For many expats, getting into a traffic accident has become an inevitable cost of living in China for any significant length of time. With the daily circus of cars, buses, motorcycles, scooters, bicycles and (oblivious) pedestrians—not to mention China's confusing right-of-way laws—even the most optimistic expat can't help but feel that there's constantly danger lurking just around the corner, across the street or approaching behind you. This past summer, I became painfully aware of this reality.
I won't bog you down with all the details; let's just say it involved me riding a bicycle and an old lady getting off a bus. After the accident occurred, I stood off to the side as, predictably, I was surrounded by hundreds of curious passers-by, many of whom were shouting really loudly in Shanghainese. Eventually the police came, took some notes, there was more shouting, and me and the old lady went down to the police station to file a report while my bike was impounded. After a very long night in the police station and the hospital, the police officer said that I had to pay the full amount of damages to the ayi because I was on a bike and she was a pedestrian—despite the fact that he expressly stated that the fault of the accident was 50-50. This is because, in China…
It's always the bigger vehicle's fault
This is the general unspoken rule for all Chinese traffic accidents; it's the bigger vehicle's fault, regardless of whether or not it is actually the bigger vehicle's fault. Car hits a motorbike: car's fault. Motorbike hits a pedestrian: motorbike's fault. The officer down at my local police station confirmed this to be accurate (for all out-of-court cases), providing the following explanation: in China, the average person driving a "smaller vehicle"—a bicycle, scooter or motorbike—almost never has insurance that would be used to pay for damages to the other, larger vehicle in the event that it's their fault (they cannot afford it, hence the reason they're driving an e-bike and not a car). Over time, this phenomenon became a sort of unwritten law, resulting in the general consensus that paying for all damages in an accident is always the responsibility of the "bigger vehicle". For most accidents not involving a car, everything is paid out-of-pocket. When a car is involved, the driver will initially pay for damages out-of-pocket, and can be reimbursed later (after providing his insurance company with an accident report and fa piao for any hospital expenses).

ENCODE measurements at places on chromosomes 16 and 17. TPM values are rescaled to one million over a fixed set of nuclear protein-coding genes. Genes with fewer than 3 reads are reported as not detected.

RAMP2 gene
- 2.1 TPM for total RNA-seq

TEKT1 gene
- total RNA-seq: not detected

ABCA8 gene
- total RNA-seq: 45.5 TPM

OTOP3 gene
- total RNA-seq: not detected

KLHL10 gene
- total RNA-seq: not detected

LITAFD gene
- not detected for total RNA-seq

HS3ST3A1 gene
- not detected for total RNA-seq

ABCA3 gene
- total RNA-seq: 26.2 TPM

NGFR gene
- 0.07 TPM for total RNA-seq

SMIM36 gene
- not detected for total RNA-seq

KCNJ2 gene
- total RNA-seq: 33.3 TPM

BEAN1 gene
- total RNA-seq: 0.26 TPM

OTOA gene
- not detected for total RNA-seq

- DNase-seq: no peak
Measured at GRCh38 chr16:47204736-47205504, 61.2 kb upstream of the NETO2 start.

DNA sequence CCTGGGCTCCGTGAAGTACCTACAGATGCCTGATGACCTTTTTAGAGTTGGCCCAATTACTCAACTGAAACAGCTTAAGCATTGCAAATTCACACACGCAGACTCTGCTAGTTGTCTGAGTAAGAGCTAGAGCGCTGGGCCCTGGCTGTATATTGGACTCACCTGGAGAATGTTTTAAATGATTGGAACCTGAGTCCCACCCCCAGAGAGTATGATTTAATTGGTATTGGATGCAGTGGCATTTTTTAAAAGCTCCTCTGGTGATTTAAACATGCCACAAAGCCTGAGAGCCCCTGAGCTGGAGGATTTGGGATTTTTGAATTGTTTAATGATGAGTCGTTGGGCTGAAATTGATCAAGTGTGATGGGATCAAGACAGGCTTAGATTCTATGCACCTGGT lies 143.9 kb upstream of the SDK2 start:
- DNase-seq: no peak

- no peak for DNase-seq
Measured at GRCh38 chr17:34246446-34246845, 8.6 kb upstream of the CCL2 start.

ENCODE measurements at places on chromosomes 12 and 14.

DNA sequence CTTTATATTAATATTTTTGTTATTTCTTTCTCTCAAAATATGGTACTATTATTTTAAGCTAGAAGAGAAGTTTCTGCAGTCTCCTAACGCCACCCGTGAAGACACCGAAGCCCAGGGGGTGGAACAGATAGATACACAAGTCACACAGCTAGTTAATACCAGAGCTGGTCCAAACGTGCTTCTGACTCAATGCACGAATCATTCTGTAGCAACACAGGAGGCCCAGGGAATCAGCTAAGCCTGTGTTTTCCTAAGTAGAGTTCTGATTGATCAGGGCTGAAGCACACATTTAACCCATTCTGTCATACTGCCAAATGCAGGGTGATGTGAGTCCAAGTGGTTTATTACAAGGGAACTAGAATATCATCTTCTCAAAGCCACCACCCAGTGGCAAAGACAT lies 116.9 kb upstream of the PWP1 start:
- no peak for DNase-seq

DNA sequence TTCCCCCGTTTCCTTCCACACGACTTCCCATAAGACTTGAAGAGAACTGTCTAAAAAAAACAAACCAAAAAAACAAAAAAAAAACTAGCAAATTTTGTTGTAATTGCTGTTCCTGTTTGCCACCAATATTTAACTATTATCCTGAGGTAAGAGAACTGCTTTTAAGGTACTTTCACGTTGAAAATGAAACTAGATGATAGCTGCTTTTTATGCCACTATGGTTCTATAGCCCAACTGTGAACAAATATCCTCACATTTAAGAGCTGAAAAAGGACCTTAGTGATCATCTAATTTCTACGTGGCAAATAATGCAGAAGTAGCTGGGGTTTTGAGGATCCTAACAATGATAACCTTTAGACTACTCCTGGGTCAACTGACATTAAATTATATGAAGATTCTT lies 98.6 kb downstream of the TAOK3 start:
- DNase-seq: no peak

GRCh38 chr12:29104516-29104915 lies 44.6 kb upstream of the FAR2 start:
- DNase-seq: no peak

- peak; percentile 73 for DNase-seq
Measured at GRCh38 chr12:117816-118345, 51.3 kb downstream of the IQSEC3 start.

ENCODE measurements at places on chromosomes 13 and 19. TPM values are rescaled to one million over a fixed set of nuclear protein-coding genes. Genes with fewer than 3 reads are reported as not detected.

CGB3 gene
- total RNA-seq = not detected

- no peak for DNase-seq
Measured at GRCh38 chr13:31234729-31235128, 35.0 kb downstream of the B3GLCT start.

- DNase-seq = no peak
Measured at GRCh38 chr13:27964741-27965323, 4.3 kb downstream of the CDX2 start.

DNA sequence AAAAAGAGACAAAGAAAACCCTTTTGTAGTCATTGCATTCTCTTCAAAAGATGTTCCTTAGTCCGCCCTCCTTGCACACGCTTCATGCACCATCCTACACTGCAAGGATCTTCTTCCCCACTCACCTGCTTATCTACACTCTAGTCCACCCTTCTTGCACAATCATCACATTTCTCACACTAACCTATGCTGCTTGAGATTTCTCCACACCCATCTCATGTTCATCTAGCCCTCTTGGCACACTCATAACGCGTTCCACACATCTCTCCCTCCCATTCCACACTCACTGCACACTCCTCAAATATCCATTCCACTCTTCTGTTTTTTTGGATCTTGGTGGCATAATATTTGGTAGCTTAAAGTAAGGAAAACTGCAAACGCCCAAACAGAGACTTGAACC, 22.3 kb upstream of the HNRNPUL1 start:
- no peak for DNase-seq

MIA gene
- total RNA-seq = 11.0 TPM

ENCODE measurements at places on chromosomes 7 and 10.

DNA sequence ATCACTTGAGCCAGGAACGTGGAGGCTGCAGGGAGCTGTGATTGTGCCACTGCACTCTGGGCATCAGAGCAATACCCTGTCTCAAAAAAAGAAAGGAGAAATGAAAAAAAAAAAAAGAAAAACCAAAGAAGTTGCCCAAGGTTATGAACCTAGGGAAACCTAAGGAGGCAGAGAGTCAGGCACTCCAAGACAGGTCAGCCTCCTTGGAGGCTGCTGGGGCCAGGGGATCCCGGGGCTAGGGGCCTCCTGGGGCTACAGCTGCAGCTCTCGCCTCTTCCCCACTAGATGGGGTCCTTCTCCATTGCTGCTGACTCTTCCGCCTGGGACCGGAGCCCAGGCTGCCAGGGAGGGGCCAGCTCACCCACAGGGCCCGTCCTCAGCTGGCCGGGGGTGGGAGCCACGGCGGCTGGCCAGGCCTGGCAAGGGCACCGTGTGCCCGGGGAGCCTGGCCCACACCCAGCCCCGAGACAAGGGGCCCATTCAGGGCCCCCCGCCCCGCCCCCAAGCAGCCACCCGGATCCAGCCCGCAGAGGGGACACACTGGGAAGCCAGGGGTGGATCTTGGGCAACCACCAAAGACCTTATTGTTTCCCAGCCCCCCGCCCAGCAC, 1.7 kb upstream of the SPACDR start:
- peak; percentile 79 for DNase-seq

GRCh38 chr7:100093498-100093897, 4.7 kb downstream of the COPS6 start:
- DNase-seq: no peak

If the two vehicles are the same size, and the accident is minor, then determining responsibility gets a bit more complicated. The police officer at my local police station mentioned, predictably, that most cases are solved right at the scene of the accident, with the drivers determining blame and handing over cash on the spot (to be dealt with later by their insurance companies). If a price cannot be agreed upon, a police officer will take down the necessary information, bring the two parties to the local station and act as an unofficial mediator. If they still cannot reach an agreement, then they arrange to go to court (see below).
In the case of my traffic accident, I was driving the "bigger vehicle", so I had to pay out-of-pocket to cover the injuries the old lady sustained. In addition—and a bit of surprise—I had to pay for her to hire another ayi to cover her housework gig for two months (she wasn't nearly two-monthsinjured, but that's a completely different issue). I was later informed that if she'd had had an official job, I would've had to pay her monthly salary for the time it took her to recover. After paying all of these expenses out-of-pocket, expats involved in traffic accidents as the "bigger vehicle" can file a claim with their insurance company, provided they have the above-mentioned materials (and assuming that you have the proper insurance). Conversely, if you don't have insurance, you'll be stuck footing the total bill.
Serious accidents and hit-and-runs
Thankfully, traffic accidents resulting in fatalities are less common in China than the minor accidents described above. However, "less common" here should be viewed as a relative term: according to an August 2012 WSJ article covering the 47-dead crash in Shaanxi Province, not only are official Chinese figures on traffic accidents and fatalities hazy at best, but also, according to the most accurate comparison possible, there's still at least three times as many traffic-related fatalities in China than in the United States per registered vehicle.